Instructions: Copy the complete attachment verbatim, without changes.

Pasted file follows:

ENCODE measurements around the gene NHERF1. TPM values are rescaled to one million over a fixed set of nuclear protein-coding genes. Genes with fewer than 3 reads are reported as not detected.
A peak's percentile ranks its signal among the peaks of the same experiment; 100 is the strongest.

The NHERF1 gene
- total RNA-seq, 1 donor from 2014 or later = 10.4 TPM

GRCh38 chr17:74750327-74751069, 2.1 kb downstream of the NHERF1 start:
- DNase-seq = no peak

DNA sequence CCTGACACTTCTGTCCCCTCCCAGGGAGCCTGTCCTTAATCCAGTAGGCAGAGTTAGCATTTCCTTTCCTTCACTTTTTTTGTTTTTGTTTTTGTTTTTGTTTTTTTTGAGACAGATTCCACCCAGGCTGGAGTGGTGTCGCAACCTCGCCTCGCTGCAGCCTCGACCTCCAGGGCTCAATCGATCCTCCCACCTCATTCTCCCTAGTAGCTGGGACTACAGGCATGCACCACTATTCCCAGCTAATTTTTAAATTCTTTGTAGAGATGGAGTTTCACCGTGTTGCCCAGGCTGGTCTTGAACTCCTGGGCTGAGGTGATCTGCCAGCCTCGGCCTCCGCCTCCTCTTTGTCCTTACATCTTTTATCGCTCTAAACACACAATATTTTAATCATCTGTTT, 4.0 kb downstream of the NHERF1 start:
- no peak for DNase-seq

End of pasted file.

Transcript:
ENCODE measurements around the gene NHERF1. TPM values are rescaled to one million over a fixed set of nuclear protein-coding genes. Genes with fewer than 3 reads are reported as not detected.
A peak's percentile ranks its signal among the peaks of the same experiment; 100 is the strongest.

The NHERF1 gene
- total RNA-seq, 1 donor from 2014 or later = 10.4 TPM

GRCh38 chr17:74750327-74751069, 2.1 kb downstream of the NHERF1 start:
- DNase-seq = no peak

DNA sequence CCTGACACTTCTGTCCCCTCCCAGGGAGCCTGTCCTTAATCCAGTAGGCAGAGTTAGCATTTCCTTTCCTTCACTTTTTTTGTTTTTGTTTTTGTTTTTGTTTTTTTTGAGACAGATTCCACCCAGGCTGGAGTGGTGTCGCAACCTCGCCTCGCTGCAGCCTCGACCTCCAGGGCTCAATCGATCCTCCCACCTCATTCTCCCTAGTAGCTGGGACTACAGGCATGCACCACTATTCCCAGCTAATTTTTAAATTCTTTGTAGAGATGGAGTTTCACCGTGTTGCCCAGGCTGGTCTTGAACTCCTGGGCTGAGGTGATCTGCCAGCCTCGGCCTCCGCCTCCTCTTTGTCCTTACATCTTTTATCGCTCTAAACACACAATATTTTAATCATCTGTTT, 4.0 kb downstream of the NHERF1 start:
- no peak for DNase-seq